PeopleNet integrates with Easy Manifest

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PeopleNet, a provider of open technology to the transportation industry for reducing cost per mile by integrating information across the entire organization, announced a new integration partner that helps drivers save time by eliminating wait time at border crossing.

“In keeping with our mission to expedite workflow, to make compliance easier and help our users optimize revenue miles driven, we’ve partnered with Easy Manifest,” said Rick Ochsendorf, PeopleNet executive vice president of operations. “Downtime at the border impairs driver productivity. Easy Manifest takes care of approval by customs agencies ahead of the driver’s arrival, so drivers know they can basically sail through the cross process.”

At least one hour prior to crossing the border, a carrier (driver or dispatch) submits their eManifest electronically to the respective border agency, either the Canadian Border Services Agency (CBSA) if entering Canada and Custom and Border Protection (CBP) if entering the United States. The agency automatically runs the information through several filters to ensure the truck and its load can legally cross the border. If any flags are raised during this automated process, the eManifest is either rejected immediately or sent for a manual review. The system helps prevent rejection by ensuring the data entered is valid. If it is accepted, the carrier is free to proceed to the border. If the eManifest is rejected, the carrier’s representative makes changes and resubmits it prior to arrival at the border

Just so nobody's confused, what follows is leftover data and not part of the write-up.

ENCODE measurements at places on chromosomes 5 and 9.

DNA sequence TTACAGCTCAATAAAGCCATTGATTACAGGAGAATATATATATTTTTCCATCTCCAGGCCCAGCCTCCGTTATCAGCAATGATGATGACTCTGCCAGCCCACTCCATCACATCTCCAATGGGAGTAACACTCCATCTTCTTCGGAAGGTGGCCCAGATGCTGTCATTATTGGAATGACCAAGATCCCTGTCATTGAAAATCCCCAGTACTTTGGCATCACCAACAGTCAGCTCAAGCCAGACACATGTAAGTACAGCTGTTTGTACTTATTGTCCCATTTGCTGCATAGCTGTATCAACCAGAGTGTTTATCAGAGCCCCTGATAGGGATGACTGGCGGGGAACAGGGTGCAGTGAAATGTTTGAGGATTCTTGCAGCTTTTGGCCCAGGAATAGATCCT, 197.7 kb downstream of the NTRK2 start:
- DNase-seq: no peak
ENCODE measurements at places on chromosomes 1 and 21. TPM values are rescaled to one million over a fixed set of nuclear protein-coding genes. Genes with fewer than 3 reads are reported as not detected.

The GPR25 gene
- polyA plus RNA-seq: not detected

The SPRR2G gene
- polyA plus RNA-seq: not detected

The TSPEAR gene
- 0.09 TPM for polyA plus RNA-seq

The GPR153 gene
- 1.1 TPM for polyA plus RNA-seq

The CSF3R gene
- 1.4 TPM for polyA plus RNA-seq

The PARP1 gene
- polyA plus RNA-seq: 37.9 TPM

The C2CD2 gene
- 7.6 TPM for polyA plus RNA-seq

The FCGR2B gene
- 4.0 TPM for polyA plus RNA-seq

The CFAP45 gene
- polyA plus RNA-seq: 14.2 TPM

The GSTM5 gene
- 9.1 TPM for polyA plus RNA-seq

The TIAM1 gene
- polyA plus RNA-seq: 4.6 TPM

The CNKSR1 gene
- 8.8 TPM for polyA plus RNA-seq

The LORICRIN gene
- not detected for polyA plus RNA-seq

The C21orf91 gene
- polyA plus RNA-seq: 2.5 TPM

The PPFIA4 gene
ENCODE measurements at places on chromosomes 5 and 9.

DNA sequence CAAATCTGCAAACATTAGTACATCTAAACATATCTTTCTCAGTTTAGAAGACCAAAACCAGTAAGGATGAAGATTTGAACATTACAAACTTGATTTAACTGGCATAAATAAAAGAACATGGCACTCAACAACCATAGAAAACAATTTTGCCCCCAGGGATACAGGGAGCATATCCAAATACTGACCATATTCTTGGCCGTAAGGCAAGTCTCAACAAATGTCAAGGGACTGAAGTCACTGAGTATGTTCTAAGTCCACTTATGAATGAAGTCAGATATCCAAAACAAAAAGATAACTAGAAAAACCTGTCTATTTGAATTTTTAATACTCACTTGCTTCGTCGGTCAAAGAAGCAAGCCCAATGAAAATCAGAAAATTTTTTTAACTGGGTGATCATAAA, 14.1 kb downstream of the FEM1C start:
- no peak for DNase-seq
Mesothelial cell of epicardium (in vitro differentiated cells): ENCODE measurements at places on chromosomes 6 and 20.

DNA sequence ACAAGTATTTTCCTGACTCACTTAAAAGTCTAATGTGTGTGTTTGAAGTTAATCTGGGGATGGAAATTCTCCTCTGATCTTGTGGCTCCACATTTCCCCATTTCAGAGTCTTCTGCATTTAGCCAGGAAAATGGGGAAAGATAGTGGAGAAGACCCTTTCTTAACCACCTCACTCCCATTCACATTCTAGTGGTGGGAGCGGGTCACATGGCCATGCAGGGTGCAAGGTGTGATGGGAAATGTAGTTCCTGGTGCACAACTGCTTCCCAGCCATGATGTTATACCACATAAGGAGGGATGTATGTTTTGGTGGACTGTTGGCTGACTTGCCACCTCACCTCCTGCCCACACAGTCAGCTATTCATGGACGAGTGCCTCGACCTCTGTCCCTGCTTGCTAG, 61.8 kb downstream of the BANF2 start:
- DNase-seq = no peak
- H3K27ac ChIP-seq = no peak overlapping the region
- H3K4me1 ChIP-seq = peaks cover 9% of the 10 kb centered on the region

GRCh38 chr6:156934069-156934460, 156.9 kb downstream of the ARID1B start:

“Easy Manifest helps take the guesswork out of eManifests and crossing the border,” said Nathan Davie, president and CEO of Easy Manifest President. “We have really simplified the process.”

The messages sent back to the computing device include acceptance and rejection, ‘Entry on File’ or ‘Entry not on File’, which tells the driver if all required documents are on file and they can proceed to the border, saving them from having to wait at truck stops for faxes from brokers and other unnecessary but common delays, he said.